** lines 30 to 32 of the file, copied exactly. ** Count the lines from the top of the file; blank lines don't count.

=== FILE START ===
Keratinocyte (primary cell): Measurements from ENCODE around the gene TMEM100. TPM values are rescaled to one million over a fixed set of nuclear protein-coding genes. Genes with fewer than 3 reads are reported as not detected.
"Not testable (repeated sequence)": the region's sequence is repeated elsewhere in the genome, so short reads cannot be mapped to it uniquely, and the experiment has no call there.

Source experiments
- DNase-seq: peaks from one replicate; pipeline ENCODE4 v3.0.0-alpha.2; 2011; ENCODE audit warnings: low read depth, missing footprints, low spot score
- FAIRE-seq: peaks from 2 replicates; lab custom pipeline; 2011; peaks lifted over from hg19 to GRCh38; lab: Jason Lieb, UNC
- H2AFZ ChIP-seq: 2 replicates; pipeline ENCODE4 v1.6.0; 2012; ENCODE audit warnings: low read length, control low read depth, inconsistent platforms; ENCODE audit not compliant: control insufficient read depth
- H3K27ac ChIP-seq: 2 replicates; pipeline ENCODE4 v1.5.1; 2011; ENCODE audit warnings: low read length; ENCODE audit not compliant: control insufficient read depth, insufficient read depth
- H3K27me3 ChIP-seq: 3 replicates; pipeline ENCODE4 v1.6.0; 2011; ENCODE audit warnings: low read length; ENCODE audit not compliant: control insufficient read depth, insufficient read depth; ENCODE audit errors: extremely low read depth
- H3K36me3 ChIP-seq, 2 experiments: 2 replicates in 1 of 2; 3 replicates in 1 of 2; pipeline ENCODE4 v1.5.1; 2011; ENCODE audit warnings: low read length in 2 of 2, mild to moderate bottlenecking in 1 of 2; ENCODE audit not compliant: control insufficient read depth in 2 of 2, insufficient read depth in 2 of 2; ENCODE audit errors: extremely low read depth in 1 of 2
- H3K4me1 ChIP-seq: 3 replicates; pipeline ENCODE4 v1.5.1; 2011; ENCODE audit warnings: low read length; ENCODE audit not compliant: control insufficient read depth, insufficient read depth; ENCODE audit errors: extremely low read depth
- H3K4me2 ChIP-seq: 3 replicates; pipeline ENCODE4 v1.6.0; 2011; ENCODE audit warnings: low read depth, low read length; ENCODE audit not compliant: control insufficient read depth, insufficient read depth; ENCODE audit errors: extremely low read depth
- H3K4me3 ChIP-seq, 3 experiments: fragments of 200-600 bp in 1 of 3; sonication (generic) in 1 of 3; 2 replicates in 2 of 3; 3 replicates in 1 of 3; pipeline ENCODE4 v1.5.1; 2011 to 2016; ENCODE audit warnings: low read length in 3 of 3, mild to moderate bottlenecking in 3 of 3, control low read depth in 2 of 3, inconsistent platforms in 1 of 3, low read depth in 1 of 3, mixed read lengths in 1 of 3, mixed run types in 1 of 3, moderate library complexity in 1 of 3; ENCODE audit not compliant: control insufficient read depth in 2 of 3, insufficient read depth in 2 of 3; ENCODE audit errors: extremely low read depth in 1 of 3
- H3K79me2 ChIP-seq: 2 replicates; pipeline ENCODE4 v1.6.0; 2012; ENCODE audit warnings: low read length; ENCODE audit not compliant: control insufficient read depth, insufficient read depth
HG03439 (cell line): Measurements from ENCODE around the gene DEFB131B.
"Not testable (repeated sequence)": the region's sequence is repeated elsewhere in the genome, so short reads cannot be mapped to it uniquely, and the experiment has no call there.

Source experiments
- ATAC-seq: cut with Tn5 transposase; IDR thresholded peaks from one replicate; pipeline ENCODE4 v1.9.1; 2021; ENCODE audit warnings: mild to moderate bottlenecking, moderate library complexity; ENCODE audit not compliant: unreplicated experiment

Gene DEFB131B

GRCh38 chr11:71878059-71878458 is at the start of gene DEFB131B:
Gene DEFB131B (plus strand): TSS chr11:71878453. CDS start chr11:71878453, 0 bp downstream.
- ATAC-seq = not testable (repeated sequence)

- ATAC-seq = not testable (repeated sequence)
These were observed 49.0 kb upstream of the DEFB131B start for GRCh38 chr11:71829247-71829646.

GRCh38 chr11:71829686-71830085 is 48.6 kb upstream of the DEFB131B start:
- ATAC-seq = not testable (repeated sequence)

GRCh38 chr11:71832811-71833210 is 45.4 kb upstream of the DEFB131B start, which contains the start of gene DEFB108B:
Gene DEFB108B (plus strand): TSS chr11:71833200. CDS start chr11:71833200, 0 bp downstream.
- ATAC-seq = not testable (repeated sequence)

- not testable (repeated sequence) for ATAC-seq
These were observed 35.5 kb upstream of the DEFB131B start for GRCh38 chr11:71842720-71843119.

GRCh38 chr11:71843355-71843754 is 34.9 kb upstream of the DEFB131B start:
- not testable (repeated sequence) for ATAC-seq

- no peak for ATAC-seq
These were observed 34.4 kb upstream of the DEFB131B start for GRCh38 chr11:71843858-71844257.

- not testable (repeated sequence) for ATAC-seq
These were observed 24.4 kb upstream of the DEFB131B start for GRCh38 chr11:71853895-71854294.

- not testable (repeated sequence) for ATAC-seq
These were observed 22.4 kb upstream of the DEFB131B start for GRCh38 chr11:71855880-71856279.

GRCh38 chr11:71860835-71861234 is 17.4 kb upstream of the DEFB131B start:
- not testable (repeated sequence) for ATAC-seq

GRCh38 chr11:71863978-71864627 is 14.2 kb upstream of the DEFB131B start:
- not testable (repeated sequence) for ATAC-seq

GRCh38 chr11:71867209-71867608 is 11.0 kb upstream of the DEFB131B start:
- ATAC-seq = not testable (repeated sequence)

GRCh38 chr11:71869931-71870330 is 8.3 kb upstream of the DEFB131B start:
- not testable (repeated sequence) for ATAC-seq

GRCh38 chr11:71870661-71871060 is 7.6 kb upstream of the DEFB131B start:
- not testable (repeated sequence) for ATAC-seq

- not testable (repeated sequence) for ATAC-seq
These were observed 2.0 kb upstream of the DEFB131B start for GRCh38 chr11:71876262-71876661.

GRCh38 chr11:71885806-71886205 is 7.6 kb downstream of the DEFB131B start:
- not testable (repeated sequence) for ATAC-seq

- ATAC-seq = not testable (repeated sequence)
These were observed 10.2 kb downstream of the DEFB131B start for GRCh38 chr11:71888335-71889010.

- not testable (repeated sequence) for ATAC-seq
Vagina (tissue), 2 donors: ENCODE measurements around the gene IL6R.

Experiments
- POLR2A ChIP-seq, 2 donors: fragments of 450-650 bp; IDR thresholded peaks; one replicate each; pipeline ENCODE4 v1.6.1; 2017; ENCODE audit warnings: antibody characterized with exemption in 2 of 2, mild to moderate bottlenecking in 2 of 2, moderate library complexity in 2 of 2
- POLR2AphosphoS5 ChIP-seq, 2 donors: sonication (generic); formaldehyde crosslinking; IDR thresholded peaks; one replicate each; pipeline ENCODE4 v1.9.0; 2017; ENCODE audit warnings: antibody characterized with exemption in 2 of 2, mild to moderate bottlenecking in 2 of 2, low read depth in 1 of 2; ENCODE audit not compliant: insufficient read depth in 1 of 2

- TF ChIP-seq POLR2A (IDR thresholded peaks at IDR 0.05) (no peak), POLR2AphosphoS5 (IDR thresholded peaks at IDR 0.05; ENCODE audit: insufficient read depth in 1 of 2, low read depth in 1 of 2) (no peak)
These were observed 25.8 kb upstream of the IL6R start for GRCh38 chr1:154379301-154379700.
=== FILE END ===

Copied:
These were observed 35.5 kb upstream of the DEFB131B start for GRCh38 chr11:71842720-71843119.

GRCh38 chr11:71843355-71843754 is 34.9 kb upstream of the DEFB131B start:
- not testable (repeated sequence) for ATAC-seq